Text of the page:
Wednesday: What’s Hot on CanLII

Each Wednesday we tell you which three English-language cases and which French-language case have been the most viewed on CanLII and we give you a small sense of what the cases are about.

For this last week:

  1. R. v. Boyes 2013 BCPC 204

    [1] Mr. Boyes is charged with three offences, alleged to have been committed in the early morning hours of September 22, 2012: (i) dangerous driving, contrary to section 249(1)(a) of the Criminal Code; (ii) failing to stop when pursued by police officer, contrary to section 249.1(1) of the Criminal Code; and (iii) failing to comply with demand for a breath sample which was made to him under section 254 of the Criminal Code.

  2. Rains v. Molea 2013 ONSC 5016

    [1] Fundamental to the resolution of this case is the interpretation of the Copyright Act, R.S.C. 1985, c. C-42 (the “Act”). When interpreting the Act, courts must strive to strike a delicate “balance between promoting the public interest in the encouragement and dissemination of works of the arts and intellect and obtaining a just reward for the creator … The proper balance among these and other public policy objectives lies not only in recognizing the creator’s rights but in giving due weight to their limited nature”: Théberge v. Galerie d’Art du Petit Champlain Inc., 2002 SCC 34 (CanLII), 2002 SCC 34, [2002] 2 S.C.R. 336, at paras. 30-31. In my view, given the facts in this case, the proper balance among these objectives is served by dismissing the plaintiff’s claim. These are my reasons.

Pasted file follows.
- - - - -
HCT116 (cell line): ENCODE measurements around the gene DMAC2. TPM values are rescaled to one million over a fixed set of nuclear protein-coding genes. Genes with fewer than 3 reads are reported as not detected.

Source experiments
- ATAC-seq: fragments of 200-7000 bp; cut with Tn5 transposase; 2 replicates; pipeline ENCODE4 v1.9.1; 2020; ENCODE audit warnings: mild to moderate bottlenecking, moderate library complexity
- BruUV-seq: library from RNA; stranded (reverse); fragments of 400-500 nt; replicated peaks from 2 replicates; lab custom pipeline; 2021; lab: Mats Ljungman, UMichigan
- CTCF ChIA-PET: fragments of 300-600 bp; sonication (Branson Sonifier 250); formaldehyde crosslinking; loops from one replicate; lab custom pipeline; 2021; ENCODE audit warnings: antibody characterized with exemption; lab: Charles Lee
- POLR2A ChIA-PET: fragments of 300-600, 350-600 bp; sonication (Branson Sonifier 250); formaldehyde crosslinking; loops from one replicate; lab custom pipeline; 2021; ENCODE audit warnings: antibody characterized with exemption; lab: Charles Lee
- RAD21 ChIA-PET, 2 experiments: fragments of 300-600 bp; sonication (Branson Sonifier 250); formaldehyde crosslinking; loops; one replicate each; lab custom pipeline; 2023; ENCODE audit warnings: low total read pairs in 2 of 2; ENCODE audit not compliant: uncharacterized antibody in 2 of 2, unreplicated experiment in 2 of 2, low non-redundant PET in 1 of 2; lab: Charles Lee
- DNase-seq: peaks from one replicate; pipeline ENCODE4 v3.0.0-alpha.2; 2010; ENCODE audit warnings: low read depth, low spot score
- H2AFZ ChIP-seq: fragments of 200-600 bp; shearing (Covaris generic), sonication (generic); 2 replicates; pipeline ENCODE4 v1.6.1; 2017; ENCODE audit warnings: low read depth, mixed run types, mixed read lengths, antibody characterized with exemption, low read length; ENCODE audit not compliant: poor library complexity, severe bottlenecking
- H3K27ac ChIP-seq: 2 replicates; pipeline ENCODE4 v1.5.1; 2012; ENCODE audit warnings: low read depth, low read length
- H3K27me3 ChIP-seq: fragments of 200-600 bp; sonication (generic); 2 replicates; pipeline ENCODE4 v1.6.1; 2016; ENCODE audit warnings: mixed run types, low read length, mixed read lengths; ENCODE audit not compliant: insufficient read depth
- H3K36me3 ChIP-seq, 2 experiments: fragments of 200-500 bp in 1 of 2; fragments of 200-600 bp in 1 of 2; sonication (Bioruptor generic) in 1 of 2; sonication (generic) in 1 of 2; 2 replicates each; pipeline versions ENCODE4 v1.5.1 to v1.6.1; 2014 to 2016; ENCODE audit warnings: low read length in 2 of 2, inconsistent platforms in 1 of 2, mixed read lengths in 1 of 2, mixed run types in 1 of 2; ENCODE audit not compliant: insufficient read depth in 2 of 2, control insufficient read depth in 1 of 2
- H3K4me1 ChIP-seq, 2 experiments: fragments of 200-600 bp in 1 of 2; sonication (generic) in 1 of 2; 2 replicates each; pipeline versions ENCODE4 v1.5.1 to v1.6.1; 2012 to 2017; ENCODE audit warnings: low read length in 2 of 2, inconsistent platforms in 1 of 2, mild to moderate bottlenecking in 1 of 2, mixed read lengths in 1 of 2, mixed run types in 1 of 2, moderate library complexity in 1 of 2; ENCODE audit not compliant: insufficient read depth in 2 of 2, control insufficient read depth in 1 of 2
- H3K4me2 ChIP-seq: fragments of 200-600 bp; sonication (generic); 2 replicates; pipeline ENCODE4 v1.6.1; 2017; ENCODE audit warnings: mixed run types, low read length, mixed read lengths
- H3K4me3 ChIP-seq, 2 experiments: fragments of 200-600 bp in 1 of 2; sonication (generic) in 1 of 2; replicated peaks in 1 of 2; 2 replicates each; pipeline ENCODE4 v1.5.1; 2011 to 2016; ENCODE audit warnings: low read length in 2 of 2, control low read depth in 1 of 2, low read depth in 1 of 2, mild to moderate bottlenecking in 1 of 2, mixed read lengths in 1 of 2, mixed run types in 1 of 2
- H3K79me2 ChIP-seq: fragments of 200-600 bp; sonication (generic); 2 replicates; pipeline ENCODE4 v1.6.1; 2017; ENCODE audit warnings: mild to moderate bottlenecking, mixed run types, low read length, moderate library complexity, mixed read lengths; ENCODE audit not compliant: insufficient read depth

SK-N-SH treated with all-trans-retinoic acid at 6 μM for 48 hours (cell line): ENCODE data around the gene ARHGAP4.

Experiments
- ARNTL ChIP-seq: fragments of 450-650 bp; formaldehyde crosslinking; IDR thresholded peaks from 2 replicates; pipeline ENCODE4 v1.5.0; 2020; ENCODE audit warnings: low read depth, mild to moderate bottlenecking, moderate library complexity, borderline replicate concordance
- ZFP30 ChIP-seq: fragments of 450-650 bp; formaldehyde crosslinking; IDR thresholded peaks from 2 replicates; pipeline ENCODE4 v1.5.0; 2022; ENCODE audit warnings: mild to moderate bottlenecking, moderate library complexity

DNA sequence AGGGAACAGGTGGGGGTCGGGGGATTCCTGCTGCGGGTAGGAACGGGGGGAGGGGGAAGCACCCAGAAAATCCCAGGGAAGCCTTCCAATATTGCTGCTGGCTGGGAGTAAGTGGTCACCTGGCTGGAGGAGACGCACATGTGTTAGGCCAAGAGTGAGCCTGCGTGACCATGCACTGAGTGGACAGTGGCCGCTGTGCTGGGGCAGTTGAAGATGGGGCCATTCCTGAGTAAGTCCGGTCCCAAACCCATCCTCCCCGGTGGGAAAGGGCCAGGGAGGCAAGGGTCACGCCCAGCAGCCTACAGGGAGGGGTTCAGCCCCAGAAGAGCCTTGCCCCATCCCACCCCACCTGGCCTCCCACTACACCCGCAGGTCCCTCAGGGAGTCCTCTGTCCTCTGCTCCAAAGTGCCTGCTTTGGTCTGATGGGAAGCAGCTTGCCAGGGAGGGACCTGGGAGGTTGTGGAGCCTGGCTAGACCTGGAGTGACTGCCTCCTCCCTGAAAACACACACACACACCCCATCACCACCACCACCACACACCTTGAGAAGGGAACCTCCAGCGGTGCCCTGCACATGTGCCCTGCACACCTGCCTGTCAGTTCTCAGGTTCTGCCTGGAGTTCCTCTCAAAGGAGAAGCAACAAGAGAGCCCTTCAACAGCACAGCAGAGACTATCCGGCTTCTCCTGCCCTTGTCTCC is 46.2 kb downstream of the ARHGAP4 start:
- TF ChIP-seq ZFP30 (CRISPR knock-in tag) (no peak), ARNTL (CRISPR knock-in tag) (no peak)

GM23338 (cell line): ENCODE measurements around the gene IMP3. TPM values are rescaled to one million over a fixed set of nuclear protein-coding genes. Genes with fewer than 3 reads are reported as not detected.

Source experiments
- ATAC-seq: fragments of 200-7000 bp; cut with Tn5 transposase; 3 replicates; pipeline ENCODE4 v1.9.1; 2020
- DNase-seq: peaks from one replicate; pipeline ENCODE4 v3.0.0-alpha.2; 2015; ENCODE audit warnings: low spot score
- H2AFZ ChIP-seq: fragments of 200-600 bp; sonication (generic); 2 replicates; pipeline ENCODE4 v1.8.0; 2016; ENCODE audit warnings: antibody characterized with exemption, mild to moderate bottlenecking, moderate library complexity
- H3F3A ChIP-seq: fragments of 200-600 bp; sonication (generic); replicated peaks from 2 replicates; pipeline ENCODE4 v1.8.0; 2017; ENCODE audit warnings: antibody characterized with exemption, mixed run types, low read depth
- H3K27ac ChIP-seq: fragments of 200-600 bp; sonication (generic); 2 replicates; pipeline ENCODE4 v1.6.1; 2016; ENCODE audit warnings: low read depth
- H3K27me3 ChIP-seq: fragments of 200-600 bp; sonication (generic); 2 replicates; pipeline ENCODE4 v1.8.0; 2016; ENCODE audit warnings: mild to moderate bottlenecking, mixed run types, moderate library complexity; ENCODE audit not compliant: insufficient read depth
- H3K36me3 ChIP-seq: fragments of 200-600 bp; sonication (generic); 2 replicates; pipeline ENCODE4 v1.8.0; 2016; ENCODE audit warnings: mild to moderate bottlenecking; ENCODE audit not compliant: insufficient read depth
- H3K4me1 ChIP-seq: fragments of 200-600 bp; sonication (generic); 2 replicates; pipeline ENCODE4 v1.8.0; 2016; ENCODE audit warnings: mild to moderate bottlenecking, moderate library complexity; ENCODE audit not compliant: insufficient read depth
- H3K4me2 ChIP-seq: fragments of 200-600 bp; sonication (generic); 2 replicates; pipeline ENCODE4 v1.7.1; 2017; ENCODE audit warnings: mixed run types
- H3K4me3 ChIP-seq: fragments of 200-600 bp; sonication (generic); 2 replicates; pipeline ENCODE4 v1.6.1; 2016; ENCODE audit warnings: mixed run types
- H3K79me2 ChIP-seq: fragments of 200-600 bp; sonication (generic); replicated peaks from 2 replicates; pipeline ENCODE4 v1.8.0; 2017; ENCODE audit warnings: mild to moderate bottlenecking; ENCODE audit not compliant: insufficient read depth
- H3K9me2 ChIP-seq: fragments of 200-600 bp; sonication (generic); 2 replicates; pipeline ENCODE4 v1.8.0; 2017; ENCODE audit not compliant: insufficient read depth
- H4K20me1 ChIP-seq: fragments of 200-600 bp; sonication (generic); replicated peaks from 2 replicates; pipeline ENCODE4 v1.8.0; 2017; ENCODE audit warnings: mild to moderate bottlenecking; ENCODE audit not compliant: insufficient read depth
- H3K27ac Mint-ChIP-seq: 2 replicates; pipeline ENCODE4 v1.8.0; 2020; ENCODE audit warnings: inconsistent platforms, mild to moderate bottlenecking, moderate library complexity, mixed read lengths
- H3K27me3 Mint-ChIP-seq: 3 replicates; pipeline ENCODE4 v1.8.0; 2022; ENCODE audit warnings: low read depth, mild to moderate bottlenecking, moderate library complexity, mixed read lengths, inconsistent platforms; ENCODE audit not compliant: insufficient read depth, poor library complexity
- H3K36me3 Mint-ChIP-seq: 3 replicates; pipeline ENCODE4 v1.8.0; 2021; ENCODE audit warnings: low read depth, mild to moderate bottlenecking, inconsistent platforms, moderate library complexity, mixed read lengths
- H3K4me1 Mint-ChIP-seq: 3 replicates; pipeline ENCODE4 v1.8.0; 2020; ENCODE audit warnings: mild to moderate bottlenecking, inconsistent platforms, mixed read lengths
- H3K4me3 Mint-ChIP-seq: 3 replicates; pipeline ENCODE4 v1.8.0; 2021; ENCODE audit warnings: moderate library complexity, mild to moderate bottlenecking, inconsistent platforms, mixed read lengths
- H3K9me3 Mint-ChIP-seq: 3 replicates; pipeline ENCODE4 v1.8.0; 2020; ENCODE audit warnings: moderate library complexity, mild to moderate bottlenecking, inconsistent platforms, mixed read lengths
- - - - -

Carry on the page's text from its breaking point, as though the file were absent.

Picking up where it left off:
3. Leduc v. Roman 2009 CanLII 6838 (ON SC)

    [1] Over the past few years Canadian popular culture has embraced (“Facebook”), a social networking website, as a means by which to reveal one’s personal life to other members of the community – one’s “Facebook friends”. In this motor vehicle action the defendant, Janice Roman, appeals from the decision of Master Dash made August 14, 2008, dismissing her motion to compel production from the plaintiff, John Leduc, of all pages on his Facebook webpage (also called a Facebook profile).

The most-consulted French-language decision was Longueuil (Ville de) c. Lachapelle 2013 QCCA 1288

[1] L’appelante se pourvoit contre un jugement rendu le 16 juin 2011 par la Cour supérieure, district de Longueuil (l’honorable Carol Cohen)[1] qui confirme un jugement rendu le 25 octobre 2010 par la Cour municipale de Longueuil (l’honorable Bruno Themens), aux termes duquel l’intimé est acquitté du chef d’accusation suivant :

D’avoir, le 11 août 2009, contrevenu à l’article 213 du Code de la sécurité routière, en ayant été propriétaire d’un véhicule qui n’était pas en bon état de fonctionnement (il manquait un boulon à une roue). (09-21031).

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